The leader of Ireland's four million Catholics said yesterday he wouldn't resign after a BBC documentary accused him of helping to cover up 1970s child abuse committed by a pedophile priest who went on to assault scores of other children for decades, reports AP in a story published by The Sydney Morning Herald.
Cardinal Sean Brady said the documentary exaggerated his role in his 1975 interviews of two teenage boys abused by Brendan Smyth. He said he gave his report to his bishop, who in turn had responsibility to tell Smyth's religious order leaders.
They, not he, had the power to act and failed to do so, he said.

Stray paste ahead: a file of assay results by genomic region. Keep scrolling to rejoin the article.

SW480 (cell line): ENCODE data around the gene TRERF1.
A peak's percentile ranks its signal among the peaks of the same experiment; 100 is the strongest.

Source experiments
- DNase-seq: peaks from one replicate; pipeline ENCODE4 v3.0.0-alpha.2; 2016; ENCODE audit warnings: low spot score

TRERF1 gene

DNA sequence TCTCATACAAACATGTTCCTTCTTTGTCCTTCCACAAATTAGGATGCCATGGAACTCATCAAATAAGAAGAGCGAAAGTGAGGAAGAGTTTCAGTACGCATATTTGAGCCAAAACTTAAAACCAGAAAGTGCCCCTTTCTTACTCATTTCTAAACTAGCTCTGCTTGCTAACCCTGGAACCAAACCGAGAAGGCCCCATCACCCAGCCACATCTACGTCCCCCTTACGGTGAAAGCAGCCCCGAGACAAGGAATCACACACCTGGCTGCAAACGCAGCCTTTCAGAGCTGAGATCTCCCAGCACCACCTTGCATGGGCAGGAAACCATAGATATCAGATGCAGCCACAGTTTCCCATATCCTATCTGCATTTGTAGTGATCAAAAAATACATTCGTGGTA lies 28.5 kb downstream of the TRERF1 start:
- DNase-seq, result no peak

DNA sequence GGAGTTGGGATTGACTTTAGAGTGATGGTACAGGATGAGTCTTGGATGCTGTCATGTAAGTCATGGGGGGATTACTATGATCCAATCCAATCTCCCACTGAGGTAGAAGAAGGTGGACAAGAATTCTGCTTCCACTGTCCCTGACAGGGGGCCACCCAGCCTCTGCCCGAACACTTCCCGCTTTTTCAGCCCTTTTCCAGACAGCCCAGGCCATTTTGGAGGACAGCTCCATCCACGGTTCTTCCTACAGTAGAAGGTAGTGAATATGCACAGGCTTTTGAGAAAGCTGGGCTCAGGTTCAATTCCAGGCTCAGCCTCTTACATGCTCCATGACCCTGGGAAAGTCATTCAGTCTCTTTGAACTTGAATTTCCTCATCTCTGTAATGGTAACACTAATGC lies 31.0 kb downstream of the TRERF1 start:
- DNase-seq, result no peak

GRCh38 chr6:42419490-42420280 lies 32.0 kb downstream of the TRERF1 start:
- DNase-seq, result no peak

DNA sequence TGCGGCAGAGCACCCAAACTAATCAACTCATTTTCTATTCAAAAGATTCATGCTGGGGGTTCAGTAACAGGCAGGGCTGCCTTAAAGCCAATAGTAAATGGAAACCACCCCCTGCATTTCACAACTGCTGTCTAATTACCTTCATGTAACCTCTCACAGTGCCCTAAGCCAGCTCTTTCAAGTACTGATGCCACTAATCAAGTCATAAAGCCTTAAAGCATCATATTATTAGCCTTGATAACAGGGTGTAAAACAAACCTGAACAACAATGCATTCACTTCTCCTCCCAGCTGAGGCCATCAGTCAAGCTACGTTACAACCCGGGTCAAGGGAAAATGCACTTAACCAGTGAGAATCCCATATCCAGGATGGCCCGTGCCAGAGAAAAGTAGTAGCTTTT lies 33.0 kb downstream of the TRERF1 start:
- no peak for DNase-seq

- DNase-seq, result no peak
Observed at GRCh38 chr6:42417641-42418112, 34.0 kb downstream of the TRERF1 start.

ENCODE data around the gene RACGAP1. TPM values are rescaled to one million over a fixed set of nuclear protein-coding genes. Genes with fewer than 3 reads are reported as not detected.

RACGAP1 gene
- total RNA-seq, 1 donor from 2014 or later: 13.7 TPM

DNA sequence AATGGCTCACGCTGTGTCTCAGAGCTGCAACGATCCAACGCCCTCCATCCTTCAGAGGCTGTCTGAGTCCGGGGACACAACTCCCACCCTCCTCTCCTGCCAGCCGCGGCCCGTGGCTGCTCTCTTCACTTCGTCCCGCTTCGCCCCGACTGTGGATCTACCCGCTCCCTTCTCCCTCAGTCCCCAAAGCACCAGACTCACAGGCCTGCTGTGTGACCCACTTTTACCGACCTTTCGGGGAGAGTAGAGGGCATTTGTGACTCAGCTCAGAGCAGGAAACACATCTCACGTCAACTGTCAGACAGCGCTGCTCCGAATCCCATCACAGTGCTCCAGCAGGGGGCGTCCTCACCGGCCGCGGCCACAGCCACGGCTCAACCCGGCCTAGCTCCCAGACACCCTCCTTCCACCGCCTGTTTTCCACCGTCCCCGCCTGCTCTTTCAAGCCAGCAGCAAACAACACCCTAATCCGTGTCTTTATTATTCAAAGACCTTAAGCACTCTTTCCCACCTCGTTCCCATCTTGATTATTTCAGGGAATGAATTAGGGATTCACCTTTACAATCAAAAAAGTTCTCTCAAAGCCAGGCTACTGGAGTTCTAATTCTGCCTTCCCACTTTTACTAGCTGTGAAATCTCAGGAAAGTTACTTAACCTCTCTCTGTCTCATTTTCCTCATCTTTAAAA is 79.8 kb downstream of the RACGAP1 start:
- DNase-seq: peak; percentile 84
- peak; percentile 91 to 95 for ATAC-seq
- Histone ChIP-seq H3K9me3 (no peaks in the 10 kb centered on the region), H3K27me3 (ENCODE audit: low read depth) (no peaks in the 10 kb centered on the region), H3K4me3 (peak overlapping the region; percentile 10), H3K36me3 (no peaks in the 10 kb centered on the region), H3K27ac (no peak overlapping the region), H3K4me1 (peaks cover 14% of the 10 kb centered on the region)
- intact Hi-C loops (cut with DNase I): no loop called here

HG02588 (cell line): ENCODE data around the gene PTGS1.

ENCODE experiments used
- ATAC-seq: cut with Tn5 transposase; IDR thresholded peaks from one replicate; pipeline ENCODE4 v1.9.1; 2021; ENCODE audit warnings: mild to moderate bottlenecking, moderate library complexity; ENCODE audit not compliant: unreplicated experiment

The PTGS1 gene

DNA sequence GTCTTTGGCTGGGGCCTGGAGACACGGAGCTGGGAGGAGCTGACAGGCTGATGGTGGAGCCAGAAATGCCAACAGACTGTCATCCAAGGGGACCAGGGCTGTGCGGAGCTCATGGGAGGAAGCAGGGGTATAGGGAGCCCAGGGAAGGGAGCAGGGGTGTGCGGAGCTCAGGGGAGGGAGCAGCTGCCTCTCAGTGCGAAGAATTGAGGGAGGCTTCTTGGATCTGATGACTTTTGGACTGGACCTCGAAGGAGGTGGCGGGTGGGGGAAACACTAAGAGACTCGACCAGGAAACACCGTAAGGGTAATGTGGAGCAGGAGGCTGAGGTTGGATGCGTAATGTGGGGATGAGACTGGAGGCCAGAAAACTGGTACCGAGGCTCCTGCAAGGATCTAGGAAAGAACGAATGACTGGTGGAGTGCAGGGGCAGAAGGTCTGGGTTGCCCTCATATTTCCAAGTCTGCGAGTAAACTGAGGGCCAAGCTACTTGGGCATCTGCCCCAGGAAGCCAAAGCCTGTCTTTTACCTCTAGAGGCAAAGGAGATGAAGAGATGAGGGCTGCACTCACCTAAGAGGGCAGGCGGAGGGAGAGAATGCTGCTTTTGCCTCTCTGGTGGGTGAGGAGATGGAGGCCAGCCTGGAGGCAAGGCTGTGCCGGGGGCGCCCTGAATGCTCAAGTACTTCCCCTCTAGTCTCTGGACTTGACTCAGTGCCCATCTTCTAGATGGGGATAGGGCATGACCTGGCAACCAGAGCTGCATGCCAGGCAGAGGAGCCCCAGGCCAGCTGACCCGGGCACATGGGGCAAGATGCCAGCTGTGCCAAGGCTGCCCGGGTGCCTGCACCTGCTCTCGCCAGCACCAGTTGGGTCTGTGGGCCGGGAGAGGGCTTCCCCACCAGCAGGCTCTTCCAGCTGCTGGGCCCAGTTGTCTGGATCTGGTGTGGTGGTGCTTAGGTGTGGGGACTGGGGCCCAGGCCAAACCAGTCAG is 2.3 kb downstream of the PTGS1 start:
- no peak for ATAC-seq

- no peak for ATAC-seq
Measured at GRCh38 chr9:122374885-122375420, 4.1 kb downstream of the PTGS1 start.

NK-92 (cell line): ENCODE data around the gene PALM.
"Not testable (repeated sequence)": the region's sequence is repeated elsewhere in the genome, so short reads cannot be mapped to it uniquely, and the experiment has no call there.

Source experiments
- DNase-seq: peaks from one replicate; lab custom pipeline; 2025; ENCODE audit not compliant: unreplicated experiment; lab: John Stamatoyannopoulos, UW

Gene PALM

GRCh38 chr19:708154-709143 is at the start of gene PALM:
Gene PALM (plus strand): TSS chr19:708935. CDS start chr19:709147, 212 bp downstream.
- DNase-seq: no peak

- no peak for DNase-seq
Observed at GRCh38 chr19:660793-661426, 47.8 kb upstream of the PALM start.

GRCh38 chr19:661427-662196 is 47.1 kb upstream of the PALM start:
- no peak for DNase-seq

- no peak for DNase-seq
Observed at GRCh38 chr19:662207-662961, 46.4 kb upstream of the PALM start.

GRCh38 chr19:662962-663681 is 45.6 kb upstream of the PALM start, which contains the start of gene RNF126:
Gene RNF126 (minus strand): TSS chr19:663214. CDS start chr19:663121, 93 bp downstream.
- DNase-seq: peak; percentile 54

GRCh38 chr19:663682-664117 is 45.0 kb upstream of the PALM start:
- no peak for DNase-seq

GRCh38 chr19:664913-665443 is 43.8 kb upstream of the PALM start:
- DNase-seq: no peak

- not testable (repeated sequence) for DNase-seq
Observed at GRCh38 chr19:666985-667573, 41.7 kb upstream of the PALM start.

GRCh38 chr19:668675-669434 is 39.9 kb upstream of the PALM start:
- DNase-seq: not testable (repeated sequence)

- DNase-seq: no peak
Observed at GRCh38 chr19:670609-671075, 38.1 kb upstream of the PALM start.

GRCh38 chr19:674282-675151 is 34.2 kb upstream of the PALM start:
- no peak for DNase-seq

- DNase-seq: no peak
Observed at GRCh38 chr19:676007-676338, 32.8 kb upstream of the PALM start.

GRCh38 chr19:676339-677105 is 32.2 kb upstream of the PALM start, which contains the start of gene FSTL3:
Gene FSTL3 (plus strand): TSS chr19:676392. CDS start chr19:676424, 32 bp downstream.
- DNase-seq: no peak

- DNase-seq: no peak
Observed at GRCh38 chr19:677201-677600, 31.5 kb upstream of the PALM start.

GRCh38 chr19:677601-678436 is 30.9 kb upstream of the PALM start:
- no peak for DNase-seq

"I feel betrayed that those who had the authority in the church to stop Brendan Smyth failed to act on the evidence I gave them. However, I also accept that I was part of an unhelpful culture of deference and silence in society, and the church, which thankfully is now a thing of the past," Brady said.
Brady's statement did not address why nobody in the church thought to call the police. Nor did not mention that he, as the canon lawyer in the two interviews, had both boys sign oaths of secrecy promising not to tell anyone outside the church of the abuse they had suffered.
He previously has argued that the oaths were designed to protect the rights of the children, not the reputation of the church.
FULL STORY Irish cardinal won't quit over 'cover-up' (SMH)